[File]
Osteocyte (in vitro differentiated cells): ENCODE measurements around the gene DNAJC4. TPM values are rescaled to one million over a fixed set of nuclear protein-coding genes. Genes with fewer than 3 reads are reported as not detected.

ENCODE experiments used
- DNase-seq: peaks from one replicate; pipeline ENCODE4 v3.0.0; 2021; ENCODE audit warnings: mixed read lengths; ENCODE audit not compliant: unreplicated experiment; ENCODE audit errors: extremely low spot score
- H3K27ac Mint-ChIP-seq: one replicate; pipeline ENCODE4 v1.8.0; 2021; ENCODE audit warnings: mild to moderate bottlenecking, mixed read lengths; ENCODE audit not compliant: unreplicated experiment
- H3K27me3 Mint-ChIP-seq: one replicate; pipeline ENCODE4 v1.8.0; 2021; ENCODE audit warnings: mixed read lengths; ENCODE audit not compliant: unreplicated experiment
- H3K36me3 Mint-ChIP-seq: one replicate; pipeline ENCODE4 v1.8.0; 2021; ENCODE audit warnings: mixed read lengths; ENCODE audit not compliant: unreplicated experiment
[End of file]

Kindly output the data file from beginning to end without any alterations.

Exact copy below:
Osteocyte (in vitro differentiated cells): ENCODE measurements around the gene DNAJC4. TPM values are rescaled to one million over a fixed set of nuclear protein-coding genes. Genes with fewer than 3 reads are reported as not detected.

ENCODE experiments used
- DNase-seq: peaks from one replicate; pipeline ENCODE4 v3.0.0; 2021; ENCODE audit warnings: mixed read lengths; ENCODE audit not compliant: unreplicated experiment; ENCODE audit errors: extremely low spot score
- H3K27ac Mint-ChIP-seq: one replicate; pipeline ENCODE4 v1.8.0; 2021; ENCODE audit warnings: mild to moderate bottlenecking, mixed read lengths; ENCODE audit not compliant: unreplicated experiment
- H3K27me3 Mint-ChIP-seq: one replicate; pipeline ENCODE4 v1.8.0; 2021; ENCODE audit warnings: mixed read lengths; ENCODE audit not compliant: unreplicated experiment
- H3K36me3 Mint-ChIP-seq: one replicate; pipeline ENCODE4 v1.8.0; 2021; ENCODE audit warnings: mixed read lengths; ENCODE audit not compliant: unreplicated experiment